Mum breastfeeds distressed woman’s crying baby as she couldn’t produce milk

File photo: Breastfeeding

A mum-of-three “didn’t hesitate” to breastfeed the crying baby of a recovering drug addict who couldn’t feed her child.

Piripono Brown, 24, from Hamilton in New Zealand, says she helped the woman who was unable to produce her own milk or afford formula because her benefits were delayed.

Ms Brown said she didn’t think twice about “giving the baby the boob” and would do it again if she saw another mother in need of help, Stuff reports.

“I didn’t think it was that big of a deal,” she told Stuff.

“Baby was hungry right then and I had milk that would have gone to waste.

“I just wanted to feed her straight away instead of running off to get formula. It is all natural anyway.”

Piripono Brown with her son, three-month-old Pounamu Brown
Piripono Brown with her son, three-month-old Pounamu Brown ( Image: Stuff Limited)

The 24-year-old says that she experienced poverty as a youngster after her mum turned to alcohol following the death of her husband.

At times the large family of eight kids did not know when they were getting their next meal.

“My mum tried really hard to provide for us but it was expensive to feed eight kids,’’ she said.

To keep the kids fed, her mum would source supplies from foodbanks or generous neighbours.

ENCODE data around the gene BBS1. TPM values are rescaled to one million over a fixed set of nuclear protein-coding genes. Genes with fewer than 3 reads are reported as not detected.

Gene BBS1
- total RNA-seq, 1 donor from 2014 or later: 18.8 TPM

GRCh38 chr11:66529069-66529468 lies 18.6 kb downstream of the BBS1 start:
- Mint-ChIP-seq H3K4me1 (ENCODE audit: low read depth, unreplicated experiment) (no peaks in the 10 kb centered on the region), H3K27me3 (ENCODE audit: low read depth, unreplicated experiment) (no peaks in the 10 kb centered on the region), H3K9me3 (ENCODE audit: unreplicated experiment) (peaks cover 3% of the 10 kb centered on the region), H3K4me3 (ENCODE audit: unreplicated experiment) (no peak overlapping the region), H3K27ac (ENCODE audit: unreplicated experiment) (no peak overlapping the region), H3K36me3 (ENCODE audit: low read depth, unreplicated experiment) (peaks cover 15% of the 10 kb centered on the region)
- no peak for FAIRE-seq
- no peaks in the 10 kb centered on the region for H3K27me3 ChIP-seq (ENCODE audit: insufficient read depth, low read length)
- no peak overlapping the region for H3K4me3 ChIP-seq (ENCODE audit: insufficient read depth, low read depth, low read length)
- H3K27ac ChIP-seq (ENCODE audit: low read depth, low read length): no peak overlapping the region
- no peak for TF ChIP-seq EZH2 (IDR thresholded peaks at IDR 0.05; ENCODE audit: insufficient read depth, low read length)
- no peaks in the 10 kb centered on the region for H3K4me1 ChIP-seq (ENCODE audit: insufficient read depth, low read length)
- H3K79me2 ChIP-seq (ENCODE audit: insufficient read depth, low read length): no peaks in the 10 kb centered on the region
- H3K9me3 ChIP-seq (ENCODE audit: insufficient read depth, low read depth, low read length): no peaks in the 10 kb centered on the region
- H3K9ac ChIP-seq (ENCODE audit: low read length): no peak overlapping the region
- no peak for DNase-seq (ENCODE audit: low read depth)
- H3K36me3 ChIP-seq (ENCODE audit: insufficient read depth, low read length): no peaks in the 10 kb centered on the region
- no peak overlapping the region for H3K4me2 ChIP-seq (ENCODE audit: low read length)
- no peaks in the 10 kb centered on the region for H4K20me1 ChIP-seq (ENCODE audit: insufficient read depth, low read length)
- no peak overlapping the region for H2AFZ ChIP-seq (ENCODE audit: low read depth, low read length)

Though Ms Brown doesn’t look back at her childhood as being “bad”, she admitted she and her siblings didn’t always “get a feed every day”.

She says she is appreciative that she is now “fortunate enough” to help others in need.

“My kids are happy and healthy and have a home, whereas there are others who don’t have those things,” she said.

As well as helping mum feed her baby, Ms Brown also gifted her $200(£105)-worth of groceries.

The mum-of-three has done the same for more than 50 families in Tokoroa, on New Zealand’s North Island.

Her charitable endeavour started with a Facebook group called Tokoroa Free Kai, where people in need can find enough food to get them by.

She works part-time for a leading New Zealand security firm, and is studying Māori worldviews and working towards a career in healthcare.

“I don’t want anything in return. I just like to help and it makes me happy seeing others happy,” she said.

Source link

Leave a comment

Your email address will not be published.